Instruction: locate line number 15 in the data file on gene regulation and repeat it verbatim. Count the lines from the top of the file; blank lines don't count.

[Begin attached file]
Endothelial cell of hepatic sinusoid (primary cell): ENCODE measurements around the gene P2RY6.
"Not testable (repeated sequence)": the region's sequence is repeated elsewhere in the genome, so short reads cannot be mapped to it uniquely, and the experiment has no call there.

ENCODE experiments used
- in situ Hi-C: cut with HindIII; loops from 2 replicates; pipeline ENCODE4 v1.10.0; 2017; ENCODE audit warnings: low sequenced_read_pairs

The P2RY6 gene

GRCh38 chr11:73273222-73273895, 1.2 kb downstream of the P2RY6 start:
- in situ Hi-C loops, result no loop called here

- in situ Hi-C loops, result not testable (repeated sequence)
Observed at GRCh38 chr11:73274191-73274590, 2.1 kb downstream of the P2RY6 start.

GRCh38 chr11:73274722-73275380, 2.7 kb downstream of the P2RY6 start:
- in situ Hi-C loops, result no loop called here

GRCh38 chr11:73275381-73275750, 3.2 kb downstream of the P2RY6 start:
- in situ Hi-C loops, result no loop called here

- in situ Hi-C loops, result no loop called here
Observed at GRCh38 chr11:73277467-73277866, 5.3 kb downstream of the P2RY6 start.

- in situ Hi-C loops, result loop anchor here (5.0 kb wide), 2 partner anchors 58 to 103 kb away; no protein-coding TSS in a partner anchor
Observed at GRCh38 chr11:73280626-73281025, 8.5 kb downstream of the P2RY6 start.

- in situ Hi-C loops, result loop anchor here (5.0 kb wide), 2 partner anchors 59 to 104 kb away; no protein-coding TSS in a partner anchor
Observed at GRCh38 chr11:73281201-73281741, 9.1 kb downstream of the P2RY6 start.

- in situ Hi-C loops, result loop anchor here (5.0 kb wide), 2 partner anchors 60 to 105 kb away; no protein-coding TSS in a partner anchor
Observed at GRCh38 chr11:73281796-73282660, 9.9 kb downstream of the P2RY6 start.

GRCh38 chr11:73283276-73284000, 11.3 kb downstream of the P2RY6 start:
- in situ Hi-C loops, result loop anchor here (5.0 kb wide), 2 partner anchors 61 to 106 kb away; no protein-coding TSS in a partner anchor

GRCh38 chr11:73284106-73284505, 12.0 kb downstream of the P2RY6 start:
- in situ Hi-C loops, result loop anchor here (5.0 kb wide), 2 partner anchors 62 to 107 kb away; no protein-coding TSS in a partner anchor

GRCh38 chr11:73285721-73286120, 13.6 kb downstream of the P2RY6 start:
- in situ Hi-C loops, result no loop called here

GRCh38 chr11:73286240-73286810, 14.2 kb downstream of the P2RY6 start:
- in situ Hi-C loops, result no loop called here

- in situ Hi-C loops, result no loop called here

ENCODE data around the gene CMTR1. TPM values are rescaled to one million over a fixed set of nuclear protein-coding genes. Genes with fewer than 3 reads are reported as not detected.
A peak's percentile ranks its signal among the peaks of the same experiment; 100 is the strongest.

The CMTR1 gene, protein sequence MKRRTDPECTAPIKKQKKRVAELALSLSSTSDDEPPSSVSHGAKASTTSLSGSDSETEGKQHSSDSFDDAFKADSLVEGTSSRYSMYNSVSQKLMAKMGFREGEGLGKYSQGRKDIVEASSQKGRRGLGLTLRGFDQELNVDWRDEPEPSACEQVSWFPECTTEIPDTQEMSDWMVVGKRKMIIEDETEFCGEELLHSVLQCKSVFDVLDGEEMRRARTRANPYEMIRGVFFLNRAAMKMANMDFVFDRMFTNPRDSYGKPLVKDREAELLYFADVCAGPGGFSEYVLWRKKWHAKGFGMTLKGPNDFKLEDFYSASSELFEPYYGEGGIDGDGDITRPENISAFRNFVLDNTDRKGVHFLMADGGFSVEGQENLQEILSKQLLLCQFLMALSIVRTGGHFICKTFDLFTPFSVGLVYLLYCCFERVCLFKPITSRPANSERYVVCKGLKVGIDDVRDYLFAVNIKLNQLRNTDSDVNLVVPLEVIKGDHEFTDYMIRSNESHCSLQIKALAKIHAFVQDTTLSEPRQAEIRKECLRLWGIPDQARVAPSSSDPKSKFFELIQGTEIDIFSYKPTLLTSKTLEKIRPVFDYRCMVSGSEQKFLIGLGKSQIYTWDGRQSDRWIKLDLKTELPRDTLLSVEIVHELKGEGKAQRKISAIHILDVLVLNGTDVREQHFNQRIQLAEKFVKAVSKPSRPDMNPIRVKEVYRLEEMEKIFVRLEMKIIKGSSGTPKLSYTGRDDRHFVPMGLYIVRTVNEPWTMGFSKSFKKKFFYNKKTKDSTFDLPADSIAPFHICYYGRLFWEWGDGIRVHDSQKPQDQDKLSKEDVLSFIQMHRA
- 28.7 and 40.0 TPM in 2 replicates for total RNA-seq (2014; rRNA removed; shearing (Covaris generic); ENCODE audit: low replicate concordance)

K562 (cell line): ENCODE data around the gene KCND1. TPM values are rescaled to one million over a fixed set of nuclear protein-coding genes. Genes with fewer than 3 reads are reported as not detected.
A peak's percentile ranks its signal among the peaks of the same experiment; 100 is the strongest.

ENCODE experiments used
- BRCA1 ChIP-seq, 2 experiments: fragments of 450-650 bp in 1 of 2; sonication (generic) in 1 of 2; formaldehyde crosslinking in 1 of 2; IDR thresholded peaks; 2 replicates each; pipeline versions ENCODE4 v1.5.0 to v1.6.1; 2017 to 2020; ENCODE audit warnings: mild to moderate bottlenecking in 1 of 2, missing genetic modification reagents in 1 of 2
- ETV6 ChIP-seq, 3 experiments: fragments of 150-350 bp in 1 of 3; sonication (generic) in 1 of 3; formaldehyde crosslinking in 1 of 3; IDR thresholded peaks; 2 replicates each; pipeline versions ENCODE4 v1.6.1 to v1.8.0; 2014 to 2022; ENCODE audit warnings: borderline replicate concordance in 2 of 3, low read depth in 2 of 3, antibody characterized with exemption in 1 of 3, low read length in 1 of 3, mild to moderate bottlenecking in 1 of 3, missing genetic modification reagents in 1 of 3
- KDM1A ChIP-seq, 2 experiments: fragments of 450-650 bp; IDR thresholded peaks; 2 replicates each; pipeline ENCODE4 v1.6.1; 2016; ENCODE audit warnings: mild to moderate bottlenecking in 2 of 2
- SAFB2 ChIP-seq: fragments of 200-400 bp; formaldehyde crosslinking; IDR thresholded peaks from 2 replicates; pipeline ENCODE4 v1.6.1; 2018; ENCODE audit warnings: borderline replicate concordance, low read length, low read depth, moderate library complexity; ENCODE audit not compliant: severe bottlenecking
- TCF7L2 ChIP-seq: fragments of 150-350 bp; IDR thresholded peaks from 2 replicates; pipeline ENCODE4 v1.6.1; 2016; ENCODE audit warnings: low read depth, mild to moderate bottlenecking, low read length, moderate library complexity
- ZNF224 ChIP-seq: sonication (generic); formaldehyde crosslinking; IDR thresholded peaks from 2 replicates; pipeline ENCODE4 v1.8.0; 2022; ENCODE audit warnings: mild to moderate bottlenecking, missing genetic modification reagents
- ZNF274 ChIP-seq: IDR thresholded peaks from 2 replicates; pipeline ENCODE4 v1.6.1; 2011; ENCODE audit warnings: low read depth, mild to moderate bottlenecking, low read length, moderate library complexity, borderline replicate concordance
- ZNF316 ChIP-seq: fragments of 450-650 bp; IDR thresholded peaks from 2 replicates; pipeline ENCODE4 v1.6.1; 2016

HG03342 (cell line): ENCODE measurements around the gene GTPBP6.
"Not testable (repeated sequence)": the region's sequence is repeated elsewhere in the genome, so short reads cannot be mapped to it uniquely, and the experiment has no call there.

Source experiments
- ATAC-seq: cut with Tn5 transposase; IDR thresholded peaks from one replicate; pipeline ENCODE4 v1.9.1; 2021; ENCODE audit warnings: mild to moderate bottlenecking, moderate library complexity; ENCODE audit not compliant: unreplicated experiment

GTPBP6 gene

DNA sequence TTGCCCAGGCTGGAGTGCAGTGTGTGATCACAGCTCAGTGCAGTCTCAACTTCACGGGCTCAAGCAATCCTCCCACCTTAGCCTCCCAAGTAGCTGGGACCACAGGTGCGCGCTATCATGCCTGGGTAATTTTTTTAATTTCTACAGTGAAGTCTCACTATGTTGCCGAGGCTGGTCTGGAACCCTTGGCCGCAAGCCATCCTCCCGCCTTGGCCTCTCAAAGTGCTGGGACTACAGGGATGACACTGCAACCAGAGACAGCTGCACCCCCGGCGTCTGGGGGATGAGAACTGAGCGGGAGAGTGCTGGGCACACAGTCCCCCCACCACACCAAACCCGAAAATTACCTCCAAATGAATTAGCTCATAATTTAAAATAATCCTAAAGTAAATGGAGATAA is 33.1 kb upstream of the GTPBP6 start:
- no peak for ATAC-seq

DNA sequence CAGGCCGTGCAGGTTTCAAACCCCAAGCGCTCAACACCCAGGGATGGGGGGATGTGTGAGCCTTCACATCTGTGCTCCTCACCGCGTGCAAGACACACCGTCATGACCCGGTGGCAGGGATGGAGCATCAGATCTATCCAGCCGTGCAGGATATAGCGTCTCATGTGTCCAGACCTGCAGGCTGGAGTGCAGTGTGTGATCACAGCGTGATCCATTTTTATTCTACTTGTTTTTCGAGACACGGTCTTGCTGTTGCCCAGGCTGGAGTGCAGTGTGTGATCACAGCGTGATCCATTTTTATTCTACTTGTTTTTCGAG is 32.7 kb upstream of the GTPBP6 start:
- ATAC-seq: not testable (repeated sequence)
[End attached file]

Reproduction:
Observed at GRCh38 chr11:73277467-73277866, 5.3 kb downstream of the P2RY6 start.